WEB covey wrap

Fig. 5 The O Project, 2007, Arlington (VA) Arts Center, Dupont ™ Tyrek ® banner, 15′ x 300′. (Photo by Rosemary Feit Covey) BELOW Closeup of the banner. (Photo by Doug Sanford)

WEB covey heads

The columns (Fig. 6) are again a new means of using printed images to create a forest of forms—sculpture from prints. These were created for the Evergreen exhibition as an installation. There are nine of them and they range in height from seven to ten feet.

WEB covey columns 2

Fig. 6 Rosemary’s columns standing in the main hall of Evergreen Museum & Library. (Photo courtesy of Evergreen Museum & Library)

How did this expansion of your presentations change you as an artist? What new artistic concerns/topics are you able to tackle (or old topics better to present) now that you’re no longer solely a formal printmaker?

Mainly I can work much larger, and this frees me to do work that feels much more right to me now.

I saw giclee reproductions of your collages in your Alexandria studio. Why are you OK with offering them?

A few years ago I had a show at Morton Fine Arts (Washington, DC) called Death of the Fine Art Print.

It was meant to raise the question: What is fine art printmaking now? I had degraded images on the floor to walk on and hand-pulled prints of the same thing. I made cardboard rats out of xeroxed prints and painted each one so they were all different. So it was all a question of what was original, what was hand made. Was it the rats or the editioned prints, and why were we walking on images of those prints? I love gray areas in everything.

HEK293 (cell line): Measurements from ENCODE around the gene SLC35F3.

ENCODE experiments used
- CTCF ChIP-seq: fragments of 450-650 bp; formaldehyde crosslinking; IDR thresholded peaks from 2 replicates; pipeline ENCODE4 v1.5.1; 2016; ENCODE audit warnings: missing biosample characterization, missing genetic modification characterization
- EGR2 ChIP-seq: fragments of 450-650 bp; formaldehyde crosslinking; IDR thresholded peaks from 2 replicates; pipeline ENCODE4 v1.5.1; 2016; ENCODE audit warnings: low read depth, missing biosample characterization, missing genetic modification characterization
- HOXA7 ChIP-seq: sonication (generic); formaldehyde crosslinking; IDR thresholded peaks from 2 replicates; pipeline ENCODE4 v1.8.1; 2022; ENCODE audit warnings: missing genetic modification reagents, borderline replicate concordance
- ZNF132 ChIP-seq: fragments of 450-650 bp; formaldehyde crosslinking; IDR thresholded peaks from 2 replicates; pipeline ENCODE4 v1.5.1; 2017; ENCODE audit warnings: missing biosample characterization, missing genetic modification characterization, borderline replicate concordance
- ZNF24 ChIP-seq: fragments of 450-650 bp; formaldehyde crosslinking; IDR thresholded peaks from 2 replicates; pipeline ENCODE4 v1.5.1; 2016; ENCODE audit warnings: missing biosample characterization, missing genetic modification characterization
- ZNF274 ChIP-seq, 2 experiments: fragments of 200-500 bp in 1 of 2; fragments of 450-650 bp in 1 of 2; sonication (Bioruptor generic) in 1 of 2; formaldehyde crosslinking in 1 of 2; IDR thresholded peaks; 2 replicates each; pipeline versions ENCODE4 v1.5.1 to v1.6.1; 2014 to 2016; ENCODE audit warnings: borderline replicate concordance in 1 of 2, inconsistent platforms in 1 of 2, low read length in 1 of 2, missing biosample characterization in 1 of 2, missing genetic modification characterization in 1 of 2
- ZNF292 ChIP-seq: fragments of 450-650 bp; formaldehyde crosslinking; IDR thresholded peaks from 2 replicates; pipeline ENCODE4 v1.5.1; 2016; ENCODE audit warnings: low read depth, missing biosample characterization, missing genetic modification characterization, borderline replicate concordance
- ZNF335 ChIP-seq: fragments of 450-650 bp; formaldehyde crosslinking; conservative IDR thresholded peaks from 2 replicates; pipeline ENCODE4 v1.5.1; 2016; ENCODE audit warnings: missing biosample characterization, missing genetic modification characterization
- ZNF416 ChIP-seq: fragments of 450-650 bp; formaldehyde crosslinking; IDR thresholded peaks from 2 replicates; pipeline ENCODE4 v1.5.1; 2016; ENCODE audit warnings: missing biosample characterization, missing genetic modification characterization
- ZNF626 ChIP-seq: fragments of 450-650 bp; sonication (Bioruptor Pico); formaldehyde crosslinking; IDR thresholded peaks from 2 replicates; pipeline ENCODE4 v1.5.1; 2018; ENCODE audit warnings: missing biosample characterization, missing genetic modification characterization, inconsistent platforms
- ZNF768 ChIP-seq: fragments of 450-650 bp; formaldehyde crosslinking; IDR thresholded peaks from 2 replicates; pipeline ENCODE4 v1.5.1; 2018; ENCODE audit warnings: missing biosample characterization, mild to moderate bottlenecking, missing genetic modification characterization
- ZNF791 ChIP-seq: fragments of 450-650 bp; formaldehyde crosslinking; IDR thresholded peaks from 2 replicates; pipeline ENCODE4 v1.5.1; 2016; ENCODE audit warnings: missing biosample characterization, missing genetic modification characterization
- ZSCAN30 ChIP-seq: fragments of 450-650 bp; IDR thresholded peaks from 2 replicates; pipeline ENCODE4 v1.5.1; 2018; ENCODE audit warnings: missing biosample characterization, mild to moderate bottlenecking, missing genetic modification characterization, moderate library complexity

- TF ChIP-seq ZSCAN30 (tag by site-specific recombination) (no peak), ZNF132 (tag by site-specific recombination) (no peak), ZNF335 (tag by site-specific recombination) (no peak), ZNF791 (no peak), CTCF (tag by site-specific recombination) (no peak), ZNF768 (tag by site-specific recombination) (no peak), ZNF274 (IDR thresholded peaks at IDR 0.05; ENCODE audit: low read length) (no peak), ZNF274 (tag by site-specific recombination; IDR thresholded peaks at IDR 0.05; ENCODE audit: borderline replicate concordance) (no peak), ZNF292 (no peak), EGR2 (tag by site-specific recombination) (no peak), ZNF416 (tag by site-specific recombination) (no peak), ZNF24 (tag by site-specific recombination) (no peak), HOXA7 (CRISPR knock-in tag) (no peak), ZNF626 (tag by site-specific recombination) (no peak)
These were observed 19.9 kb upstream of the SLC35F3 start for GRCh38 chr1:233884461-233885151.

When I studied printmaking, we had to make an edition that was consistent: No. 1 had to look the same as No. X. Over the years this has broken down. Now everything in the print world is multimedia. Things change. Pigment prints have become archival and much higher quality. Most museums display them. I love the way they look, and I cut them up and use them in new work. So the original is a combination of old images, hand printed, some parts painted. But to me this is much more interesting than a plain wood engraving.

Also I will not deny there is a commercial component. I am a working artist, and this is a way I can sell prints to people who cannot afford my print/painting one-of-a-kinds and make a living myself. Is this not what prints were created for in the Middle Ages? It is only recently that print collecting has become an elitist pursuit. I still have handpulled wood engravings in my studio, and the Georgetown University library has my complete works of 512 or so prints in their permanent collection. But I am always interested in the thing I am doing right now. So I am still experimenting.

Do you see formal printmaking in your future?

I do not think there is such a thing anymore.


WEB covey Ndonke sub copy

In 1996, 1997 and 1998 Rosemary created a series of five large wood engravings on the Vanitas theme. This print Nkonde, based on the traditional African image of a terrifying being covered in nails, was the first in the series. A copy of this print was included in Rosemary’s Evergreen exhibition. (Photo by Scott Ponemone)



14″ x 10″

#45 in an edition of 60


Please contact Morton Fine Art for available artwork by ROSEMARY FEIT COVEY.

(202) 628-2787